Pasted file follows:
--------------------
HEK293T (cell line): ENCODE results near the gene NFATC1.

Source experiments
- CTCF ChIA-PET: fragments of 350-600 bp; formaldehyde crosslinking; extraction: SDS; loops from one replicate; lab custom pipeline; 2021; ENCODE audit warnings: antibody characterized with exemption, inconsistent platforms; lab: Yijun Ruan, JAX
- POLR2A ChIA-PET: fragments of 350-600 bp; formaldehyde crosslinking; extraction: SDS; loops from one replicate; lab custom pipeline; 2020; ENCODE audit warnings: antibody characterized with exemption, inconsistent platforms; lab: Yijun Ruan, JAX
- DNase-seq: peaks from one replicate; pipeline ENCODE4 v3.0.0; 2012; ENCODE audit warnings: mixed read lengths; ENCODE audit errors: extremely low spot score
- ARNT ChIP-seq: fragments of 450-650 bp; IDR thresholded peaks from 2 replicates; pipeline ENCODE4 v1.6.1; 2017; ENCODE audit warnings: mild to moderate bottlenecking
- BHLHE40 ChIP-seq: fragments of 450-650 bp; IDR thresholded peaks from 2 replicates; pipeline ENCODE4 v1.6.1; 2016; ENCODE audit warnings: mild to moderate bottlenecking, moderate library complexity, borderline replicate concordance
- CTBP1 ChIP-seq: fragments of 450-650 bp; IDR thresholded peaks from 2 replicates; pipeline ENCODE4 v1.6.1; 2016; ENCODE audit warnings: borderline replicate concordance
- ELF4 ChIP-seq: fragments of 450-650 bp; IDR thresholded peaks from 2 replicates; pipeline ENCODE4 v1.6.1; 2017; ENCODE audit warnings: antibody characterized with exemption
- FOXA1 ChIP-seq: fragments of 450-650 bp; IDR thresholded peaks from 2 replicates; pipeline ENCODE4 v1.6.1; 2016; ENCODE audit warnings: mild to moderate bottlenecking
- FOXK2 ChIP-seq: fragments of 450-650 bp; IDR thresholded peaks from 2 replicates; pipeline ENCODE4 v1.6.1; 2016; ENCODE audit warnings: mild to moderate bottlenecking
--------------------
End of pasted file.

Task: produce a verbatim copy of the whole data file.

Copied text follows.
HEK293T (cell line): ENCODE results near the gene NFATC1.

Source experiments
- CTCF ChIA-PET: fragments of 350-600 bp; formaldehyde crosslinking; extraction: SDS; loops from one replicate; lab custom pipeline; 2021; ENCODE audit warnings: antibody characterized with exemption, inconsistent platforms; lab: Yijun Ruan, JAX
- POLR2A ChIA-PET: fragments of 350-600 bp; formaldehyde crosslinking; extraction: SDS; loops from one replicate; lab custom pipeline; 2020; ENCODE audit warnings: antibody characterized with exemption, inconsistent platforms; lab: Yijun Ruan, JAX
- DNase-seq: peaks from one replicate; pipeline ENCODE4 v3.0.0; 2012; ENCODE audit warnings: mixed read lengths; ENCODE audit errors: extremely low spot score
- ARNT ChIP-seq: fragments of 450-650 bp; IDR thresholded peaks from 2 replicates; pipeline ENCODE4 v1.6.1; 2017; ENCODE audit warnings: mild to moderate bottlenecking
- BHLHE40 ChIP-seq: fragments of 450-650 bp; IDR thresholded peaks from 2 replicates; pipeline ENCODE4 v1.6.1; 2016; ENCODE audit warnings: mild to moderate bottlenecking, moderate library complexity, borderline replicate concordance
- CTBP1 ChIP-seq: fragments of 450-650 bp; IDR thresholded peaks from 2 replicates; pipeline ENCODE4 v1.6.1; 2016; ENCODE audit warnings: borderline replicate concordance
- ELF4 ChIP-seq: fragments of 450-650 bp; IDR thresholded peaks from 2 replicates; pipeline ENCODE4 v1.6.1; 2017; ENCODE audit warnings: antibody characterized with exemption
- FOXA1 ChIP-seq: fragments of 450-650 bp; IDR thresholded peaks from 2 replicates; pipeline ENCODE4 v1.6.1; 2016; ENCODE audit warnings: mild to moderate bottlenecking
- FOXK2 ChIP-seq: fragments of 450-650 bp; IDR thresholded peaks from 2 replicates; pipeline ENCODE4 v1.6.1; 2016; ENCODE audit warnings: mild to moderate bottlenecking